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Losing Faith

In: English and Literature

Submitted By AshleyRae
Words 1770
Pages 8
Ashley Freeman
Dr. Wallace
English 1302
29 November 2013
Losing Faith
There were a lot of Jewish people who had a large faith in humanity or in what we all called God and Elie Wiesel was one of them. Their faith in humanity ended up being lost during the second Great War, which is commonly known as War World II. Though, after the war and after they were saved by the Allies, little by little their faith in humanity and God slowly came back. Even the truest believers, like Elie Wiesel, can lose their faith in all of humanity and even who they call God, but once you are shown even a slightest bit of kindness, you can gain it all back.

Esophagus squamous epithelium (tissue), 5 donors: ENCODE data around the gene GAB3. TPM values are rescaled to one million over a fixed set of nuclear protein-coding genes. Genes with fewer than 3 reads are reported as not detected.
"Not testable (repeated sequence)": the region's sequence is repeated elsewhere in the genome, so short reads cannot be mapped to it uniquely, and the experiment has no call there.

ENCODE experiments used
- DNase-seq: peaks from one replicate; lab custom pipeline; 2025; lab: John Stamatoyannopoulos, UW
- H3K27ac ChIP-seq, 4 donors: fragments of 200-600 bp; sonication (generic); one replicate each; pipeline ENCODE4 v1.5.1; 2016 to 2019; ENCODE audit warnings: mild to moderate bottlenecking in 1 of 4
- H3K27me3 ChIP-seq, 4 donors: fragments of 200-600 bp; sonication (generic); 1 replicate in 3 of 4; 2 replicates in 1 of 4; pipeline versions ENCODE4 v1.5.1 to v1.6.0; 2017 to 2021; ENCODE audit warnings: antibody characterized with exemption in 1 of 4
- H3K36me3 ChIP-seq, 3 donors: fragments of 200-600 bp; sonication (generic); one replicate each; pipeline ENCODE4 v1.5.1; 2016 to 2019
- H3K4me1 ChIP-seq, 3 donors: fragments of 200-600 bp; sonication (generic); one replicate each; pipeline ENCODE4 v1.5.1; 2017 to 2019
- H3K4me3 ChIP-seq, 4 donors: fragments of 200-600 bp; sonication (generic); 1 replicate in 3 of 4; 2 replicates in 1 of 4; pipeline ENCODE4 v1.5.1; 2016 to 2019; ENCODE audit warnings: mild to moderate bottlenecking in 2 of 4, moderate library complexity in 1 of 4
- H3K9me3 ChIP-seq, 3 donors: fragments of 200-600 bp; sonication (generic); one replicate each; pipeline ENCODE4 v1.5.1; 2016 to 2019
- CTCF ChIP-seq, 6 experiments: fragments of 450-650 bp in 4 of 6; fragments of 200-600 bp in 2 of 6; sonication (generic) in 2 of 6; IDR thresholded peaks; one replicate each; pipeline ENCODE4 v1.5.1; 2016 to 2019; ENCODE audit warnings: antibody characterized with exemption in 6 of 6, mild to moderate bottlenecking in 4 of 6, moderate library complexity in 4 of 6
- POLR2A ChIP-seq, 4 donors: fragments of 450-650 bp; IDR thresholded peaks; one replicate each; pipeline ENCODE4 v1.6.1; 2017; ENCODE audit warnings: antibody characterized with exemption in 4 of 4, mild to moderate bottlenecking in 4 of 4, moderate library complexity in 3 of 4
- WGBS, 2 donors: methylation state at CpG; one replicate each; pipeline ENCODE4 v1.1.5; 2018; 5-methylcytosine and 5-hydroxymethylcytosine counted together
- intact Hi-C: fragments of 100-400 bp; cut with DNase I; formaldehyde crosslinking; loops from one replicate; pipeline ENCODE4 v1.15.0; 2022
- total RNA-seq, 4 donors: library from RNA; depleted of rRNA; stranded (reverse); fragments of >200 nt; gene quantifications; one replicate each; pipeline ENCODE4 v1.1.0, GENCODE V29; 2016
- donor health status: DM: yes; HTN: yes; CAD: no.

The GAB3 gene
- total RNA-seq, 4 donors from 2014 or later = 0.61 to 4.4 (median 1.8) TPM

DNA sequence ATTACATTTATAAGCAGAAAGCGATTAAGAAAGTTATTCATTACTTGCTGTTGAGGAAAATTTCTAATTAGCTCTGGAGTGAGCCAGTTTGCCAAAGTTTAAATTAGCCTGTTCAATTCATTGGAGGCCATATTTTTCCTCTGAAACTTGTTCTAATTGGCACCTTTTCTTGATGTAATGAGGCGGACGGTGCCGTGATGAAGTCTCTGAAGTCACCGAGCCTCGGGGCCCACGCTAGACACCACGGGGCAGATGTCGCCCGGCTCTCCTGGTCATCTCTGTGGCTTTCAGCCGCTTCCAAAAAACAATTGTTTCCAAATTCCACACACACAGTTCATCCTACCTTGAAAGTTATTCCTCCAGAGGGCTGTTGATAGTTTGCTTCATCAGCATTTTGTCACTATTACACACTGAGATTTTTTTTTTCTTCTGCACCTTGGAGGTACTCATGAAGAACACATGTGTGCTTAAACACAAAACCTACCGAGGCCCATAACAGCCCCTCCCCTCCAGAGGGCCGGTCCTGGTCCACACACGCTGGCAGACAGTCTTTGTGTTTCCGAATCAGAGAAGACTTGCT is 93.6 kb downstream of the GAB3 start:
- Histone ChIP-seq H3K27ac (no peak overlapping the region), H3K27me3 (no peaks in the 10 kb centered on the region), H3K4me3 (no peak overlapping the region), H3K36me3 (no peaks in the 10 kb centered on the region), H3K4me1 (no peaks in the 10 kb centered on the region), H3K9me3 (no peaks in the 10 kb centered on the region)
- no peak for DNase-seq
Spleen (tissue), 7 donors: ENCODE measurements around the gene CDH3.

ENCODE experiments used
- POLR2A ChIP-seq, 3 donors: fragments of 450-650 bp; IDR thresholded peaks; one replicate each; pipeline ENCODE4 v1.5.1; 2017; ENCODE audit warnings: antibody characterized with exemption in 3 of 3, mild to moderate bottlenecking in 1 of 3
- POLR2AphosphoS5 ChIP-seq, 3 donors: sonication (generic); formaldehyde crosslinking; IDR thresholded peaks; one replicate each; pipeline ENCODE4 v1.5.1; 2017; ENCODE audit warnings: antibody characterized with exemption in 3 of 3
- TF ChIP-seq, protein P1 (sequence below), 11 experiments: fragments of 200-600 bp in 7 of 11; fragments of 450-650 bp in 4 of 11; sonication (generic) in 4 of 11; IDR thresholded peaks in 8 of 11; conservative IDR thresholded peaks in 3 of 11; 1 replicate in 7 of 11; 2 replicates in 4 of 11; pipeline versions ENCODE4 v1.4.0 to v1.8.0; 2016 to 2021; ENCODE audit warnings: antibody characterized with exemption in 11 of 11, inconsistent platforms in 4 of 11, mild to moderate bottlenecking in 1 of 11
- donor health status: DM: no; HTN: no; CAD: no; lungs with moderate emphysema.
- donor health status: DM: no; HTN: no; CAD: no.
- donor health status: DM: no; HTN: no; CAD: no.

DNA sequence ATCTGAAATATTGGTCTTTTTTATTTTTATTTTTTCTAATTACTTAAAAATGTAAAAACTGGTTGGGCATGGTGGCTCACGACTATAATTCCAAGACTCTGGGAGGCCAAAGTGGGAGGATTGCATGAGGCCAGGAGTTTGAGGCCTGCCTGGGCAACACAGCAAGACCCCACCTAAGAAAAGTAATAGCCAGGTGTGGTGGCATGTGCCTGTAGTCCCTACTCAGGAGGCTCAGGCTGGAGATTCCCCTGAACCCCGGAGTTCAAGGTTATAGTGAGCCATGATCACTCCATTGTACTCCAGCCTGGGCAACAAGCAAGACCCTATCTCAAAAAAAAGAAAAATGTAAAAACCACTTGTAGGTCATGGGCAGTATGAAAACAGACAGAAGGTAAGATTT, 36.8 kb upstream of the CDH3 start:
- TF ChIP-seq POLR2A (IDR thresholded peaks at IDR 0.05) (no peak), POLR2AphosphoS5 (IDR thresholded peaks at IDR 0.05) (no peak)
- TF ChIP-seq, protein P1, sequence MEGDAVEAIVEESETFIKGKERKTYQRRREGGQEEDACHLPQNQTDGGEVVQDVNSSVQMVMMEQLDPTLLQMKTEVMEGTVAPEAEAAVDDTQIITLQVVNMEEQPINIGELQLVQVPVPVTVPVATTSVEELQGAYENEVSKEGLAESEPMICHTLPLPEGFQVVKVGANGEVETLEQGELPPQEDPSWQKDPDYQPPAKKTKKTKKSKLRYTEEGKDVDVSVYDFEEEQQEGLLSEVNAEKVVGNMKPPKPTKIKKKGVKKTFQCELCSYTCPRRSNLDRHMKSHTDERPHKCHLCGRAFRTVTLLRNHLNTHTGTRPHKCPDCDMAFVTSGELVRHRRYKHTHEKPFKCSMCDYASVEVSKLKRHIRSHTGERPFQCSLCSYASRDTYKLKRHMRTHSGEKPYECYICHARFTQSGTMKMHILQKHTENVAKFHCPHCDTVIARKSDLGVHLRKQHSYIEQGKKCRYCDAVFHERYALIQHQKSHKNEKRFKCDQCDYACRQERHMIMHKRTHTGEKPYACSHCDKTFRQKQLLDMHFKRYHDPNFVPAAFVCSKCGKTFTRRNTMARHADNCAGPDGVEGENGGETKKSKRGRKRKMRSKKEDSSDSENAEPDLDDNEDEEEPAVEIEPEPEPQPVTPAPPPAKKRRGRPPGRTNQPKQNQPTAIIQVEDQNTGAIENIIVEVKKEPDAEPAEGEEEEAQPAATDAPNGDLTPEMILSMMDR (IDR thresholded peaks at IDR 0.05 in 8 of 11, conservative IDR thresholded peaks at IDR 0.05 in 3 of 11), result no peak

In the very beginning of Elie Wiesel’s novel, Night, based off his experiences during the World War II, all he wanted was someone to help him in his studies of the Kabbalah. Even though his father thought him to be too young that did not stop Elie from pursuing his dreams. He ended up finding a teacher for his studies of the Kabbalah in Moishe the Beadle. Elie was not the only Jewish child whose studies meant a lot to him. David Weiss Halivini was another child who had big dreams and an even larger faith. He had a dream of being a rabbi of a small village in the Carpathian Mountains (Fox). Though he had to put his dreams on hold after the Germans came and put his family into the ghettos, just like Elie’s family. Also like Elie, he continued with his studies, not wanting to put his dreams on hold because he was moved into a ghetto. Not only did Jewish families have a strong faith in humanity, but Germans who were a part of the Hitler’s army had a strong faith in the war. In the book and movie, The Boy in the Striped Pajamas, Bruno’s mother had an extreme belief that all Jewish people were bad and that the German soldiers were doing a great thing. She did not care that she had to move her children away from their friends and school for her husband’s job, since he was a soldier. In the movie, The Pianist, Wladyslaw Szpilman still had faith that there was good people out there that would help him survive. Back to Elie’s life, he started to lose his faith in the labor camps.